Tag Archives: Martin Selbrede

How Does God Protect Us? (‘The Smiths of Zechariah,’ by Martin Selbrede)

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“And the Lord showed me four carpenters… these are come to fray them, to cast out the horns of the Gentiles, which lifted up their horn over the land of Judah to scatter it.”  –Zechariah 1: 20, 21

How does God protect us from the dark? By giving light. How does God protect us from lies? By the truth.

In this essay, Chalcedon Vice President Martin Selbrede turns to the prophecy of Zechariah to shed light on the shameful, stressful age in which we live.


It’s a little long, but stay with it: Martin makes some points we need to hear. His “smiths” are the “carpenters” of the King James Version. God knows His people are surrounded by enemies, and He will do something about it. And because we are His people, His servants, there is a role for us to play.

Carpenters aren’t soldiers. Soldiers knock things down, but carpenters build. They will build Christ’s Kingdom on the earth; and not with bombs and bullets, but with truth.

But of course exposing humanistic fallacies to the light of absolute truth is more destructive to them than any bomb can be.

Chalcedon’s Move into Christian Fiction (Video)

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In 2013 Chalcedon’s vice-president, Martin Selbrede, explained our move into fiction–after a long history of publishing works on theology and Christian analysis of society and culture.


As exemplified by Our Lord Jesus Christ’s parables, fiction is “a vehicle for conveying ideas” and showing how Christian principles play out in real life, often accompanied by spiritual and personal conflict: “If there is no friction, there is no fiction,” Martin says, and he’s right. And that, of course, is the difference between a story and a sermon.

“We waited 45 years before we turned to fiction,” so as to lay a strong theological foundation for everything published by Chalcedon. We didn’t want mediocre fiction built on weak theology.

It was time to move into fiction, Martin says, because with fiction, “You can suddenly get people thinking.”

Martin has written a Christian novel, Hidden in Plain Sight, which explores the nature of reality; and we also have my Bell Mountain fantasy novels, with ten of them in print so far and No. 11, The Temptation, just about ready for publication.

Well, if you’ve ever wondered why a Christian educational foundation decided to publish fiction, this will explain it for you.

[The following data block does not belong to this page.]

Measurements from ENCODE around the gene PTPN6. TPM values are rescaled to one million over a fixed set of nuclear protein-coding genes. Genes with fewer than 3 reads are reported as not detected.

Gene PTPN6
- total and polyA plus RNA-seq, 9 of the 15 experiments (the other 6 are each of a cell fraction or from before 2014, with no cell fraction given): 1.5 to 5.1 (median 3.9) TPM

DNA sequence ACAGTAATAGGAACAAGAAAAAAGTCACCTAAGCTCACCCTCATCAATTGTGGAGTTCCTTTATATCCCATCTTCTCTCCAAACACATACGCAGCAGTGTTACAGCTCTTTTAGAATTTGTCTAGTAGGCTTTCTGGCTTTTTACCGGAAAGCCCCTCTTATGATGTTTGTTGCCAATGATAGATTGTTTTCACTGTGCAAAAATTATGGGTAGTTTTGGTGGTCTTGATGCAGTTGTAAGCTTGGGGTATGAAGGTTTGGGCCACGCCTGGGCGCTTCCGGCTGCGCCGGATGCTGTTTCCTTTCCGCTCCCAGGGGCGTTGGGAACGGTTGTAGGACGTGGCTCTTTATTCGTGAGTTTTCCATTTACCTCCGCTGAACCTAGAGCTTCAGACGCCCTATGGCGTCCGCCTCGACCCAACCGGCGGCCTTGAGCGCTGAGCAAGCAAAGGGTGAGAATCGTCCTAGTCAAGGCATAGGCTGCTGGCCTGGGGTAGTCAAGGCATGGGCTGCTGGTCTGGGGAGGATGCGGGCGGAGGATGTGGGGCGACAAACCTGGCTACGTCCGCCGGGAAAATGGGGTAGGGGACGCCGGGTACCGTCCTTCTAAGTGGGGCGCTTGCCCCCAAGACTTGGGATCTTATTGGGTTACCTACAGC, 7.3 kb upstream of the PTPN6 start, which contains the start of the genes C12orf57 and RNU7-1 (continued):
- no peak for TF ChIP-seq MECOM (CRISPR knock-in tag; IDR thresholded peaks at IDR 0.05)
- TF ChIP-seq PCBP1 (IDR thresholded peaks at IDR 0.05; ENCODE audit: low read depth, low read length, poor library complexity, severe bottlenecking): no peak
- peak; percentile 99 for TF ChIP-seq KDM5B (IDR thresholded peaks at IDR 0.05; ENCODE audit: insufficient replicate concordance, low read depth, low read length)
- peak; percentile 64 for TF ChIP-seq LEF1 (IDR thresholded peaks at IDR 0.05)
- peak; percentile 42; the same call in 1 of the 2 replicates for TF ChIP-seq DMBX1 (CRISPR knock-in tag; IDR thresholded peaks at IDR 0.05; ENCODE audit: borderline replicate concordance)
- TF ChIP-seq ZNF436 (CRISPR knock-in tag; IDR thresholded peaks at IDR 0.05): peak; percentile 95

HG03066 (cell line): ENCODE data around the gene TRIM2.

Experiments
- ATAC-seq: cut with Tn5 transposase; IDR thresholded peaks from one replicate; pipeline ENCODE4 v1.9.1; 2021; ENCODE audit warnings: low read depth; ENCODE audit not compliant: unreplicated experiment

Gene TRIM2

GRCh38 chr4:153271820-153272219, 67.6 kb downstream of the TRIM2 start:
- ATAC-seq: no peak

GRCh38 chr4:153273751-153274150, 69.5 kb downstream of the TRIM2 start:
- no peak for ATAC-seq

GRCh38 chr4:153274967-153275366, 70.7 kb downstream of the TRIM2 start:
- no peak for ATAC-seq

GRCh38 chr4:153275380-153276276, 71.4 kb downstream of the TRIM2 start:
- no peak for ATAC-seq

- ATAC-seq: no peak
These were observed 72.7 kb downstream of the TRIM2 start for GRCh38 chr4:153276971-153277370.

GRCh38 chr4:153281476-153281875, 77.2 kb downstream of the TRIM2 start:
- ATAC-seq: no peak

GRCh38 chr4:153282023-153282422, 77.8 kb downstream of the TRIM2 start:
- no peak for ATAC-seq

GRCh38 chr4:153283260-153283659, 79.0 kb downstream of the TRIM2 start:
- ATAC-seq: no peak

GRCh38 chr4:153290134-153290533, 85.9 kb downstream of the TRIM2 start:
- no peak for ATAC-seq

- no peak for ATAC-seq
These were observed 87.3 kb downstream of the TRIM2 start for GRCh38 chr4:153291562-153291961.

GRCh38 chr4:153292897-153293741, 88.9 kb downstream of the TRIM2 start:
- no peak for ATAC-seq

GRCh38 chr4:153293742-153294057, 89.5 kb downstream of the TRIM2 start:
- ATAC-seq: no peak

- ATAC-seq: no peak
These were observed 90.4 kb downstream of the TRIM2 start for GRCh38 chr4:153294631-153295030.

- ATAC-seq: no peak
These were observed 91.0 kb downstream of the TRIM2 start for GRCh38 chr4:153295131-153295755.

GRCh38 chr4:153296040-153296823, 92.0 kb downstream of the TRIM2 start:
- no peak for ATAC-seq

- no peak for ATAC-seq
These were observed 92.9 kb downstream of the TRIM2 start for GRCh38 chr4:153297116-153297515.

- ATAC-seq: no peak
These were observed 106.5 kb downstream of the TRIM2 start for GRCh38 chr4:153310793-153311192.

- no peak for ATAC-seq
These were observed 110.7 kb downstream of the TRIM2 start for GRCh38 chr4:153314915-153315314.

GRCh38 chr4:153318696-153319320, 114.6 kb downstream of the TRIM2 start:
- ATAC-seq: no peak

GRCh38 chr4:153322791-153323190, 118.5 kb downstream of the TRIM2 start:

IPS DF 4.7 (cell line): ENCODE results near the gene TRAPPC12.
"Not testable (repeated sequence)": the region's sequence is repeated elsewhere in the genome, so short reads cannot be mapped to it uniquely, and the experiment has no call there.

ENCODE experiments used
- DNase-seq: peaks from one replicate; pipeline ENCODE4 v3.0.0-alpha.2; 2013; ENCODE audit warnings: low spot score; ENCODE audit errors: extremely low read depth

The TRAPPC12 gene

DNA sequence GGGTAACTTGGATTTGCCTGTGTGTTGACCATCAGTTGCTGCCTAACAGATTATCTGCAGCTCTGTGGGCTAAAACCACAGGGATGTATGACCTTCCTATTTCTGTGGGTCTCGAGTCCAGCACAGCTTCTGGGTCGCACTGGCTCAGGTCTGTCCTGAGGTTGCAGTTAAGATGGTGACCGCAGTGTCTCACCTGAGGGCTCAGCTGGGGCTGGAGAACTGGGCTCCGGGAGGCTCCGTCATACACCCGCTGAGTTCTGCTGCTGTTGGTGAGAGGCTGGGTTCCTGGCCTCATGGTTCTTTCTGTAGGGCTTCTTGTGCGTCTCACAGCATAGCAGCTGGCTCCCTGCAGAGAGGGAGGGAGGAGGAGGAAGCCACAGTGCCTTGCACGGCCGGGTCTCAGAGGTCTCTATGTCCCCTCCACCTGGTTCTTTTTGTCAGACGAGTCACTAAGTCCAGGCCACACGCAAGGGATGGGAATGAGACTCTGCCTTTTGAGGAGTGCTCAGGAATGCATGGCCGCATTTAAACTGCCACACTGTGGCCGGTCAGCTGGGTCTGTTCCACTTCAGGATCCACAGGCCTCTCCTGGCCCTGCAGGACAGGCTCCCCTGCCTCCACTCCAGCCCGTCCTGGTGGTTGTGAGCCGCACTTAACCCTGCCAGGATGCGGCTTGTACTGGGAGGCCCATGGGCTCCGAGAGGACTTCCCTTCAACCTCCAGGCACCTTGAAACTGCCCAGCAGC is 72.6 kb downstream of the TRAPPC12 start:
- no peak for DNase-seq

Q&A with Martin Selbrede: ‘A New Martyrdom Issue?’

Chalcedon’s ministry takes questions from listeners all over the world, to be answered on our own website (www.chalcedon.edu), on Facebook, and on Youtube by our vice president (and my mentor) Martin Selbrede. You might want to advance this video to 7:00 before you start listening to the questions, and Martin’s answers.


The first question is a hot one.

With governments insisting that we all go along with discarding “Male and female created He them” and adopt “the new truth” that “gender is a spectrum,” and start calling males females and females male because this is what these misguided persons demand of us, “Could this become a new martyrdom issue?” After all, people have lost their jobs for refusing to do this, and in some jurisdictions, using “the wrong pronoun” can get you tossed into prison.

Do we grin and bear it, or do we draw the line at this?

Martin summons Biblical arguments to explain why we must draw the line before we get pushed back any farther. “The Kingdom of God becomes a ghetto,” he warns, if Christians fail to exert a godly influence on society.

The Q&A is about an hour long, and there are three more questions answered after this one.

Plenty of food for thought!

‘Brothers Under the Skin’ (2007)

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This article by Chalcedon editor Martin Selbrede will ring true to Christian bloggers, some of whom have been anonymously attacked by–supposedly–other Christians.


Martin has been a mentor to me, over the years–he was instrumental in getting my books published, and in many other ways too numerous to mention–and his thoughtful articles have often inspired me.

The Man Who Successfully Treated Opioid Addiction–and Wound Up in Jail

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Dr. Punyamurtula Kishore

If you’re interested in the ever-worsening problem of opioid addiction in America, which President Trump mentioned in his State of the Union speech, and would like to read a deep and thorough treatment of the subject, visit the Chalcedon website, http://www.chalcedon.edu .

Our print magazine, Faith For All Of Life, published a series of 18 articles by our vice-president, Martin Selbrede, on the life and work of Dr. Punyamutula Kishore, whose clinics boasted a success rate of 50 to 60 percent in treating drug addicts–until the state of Massachusetts shut him down, closed his clinics, and sent him to prison. Dr. Kishore is out now, and resuming his work in other states where the government is more receptive: but he has an awful lot of wreckage to clean up.

It’s easy to access Martin’s articles (edited by Susan and me). Just go to Chalcedon’s site, click “Resources,” and search for “Dr. Kishore”–so simple, even I can do it.

Why was Dr. Kishore persecuted? His success rate of 50 to 60 percent rather embarrassed the government-endorsed programs, where the success rate seldom reaches as high as 5 percent. His was a sobriety-based treatment, instead of substituting one addictive drug for another. Martin’s articles tell the whole story. Meanwhile, a feature film has been made about Dr. Kishore and should soon be ready for release.

It’s too big a story for me to sum up here: so if you’re interested, read the articles. I think you’ll be amazed by what you read.

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